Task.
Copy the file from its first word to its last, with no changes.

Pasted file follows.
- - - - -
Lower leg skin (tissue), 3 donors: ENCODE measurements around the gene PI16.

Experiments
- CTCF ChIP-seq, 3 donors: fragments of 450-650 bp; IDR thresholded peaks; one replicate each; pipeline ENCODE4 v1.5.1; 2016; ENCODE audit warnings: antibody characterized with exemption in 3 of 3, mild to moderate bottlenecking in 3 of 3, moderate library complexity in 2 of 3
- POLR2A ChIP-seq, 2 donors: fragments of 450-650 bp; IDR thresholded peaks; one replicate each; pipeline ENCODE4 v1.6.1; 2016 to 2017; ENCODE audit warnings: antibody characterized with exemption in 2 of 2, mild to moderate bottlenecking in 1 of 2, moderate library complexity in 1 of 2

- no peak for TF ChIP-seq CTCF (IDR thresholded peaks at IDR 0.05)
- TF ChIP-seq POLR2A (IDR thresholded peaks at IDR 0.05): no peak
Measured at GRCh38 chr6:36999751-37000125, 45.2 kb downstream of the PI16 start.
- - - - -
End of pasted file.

Lower leg skin (tissue), 3 donors: ENCODE measurements around the gene PI16.

Experiments
- CTCF ChIP-seq, 3 donors: fragments of 450-650 bp; IDR thresholded peaks; one replicate each; pipeline ENCODE4 v1.5.1; 2016; ENCODE audit warnings: antibody characterized with exemption in 3 of 3, mild to moderate bottlenecking in 3 of 3, moderate library complexity in 2 of 3
- POLR2A ChIP-seq, 2 donors: fragments of 450-650 bp; IDR thresholded peaks; one replicate each; pipeline ENCODE4 v1.6.1; 2016 to 2017; ENCODE audit warnings: antibody characterized with exemption in 2 of 2, mild to moderate bottlenecking in 1 of 2, moderate library complexity in 1 of 2

- no peak for TF ChIP-seq CTCF (IDR thresholded peaks at IDR 0.05)
- TF ChIP-seq POLR2A (IDR thresholded peaks at IDR 0.05): no peak
Measured at GRCh38 chr6:36999751-37000125, 45.2 kb downstream of the PI16 start.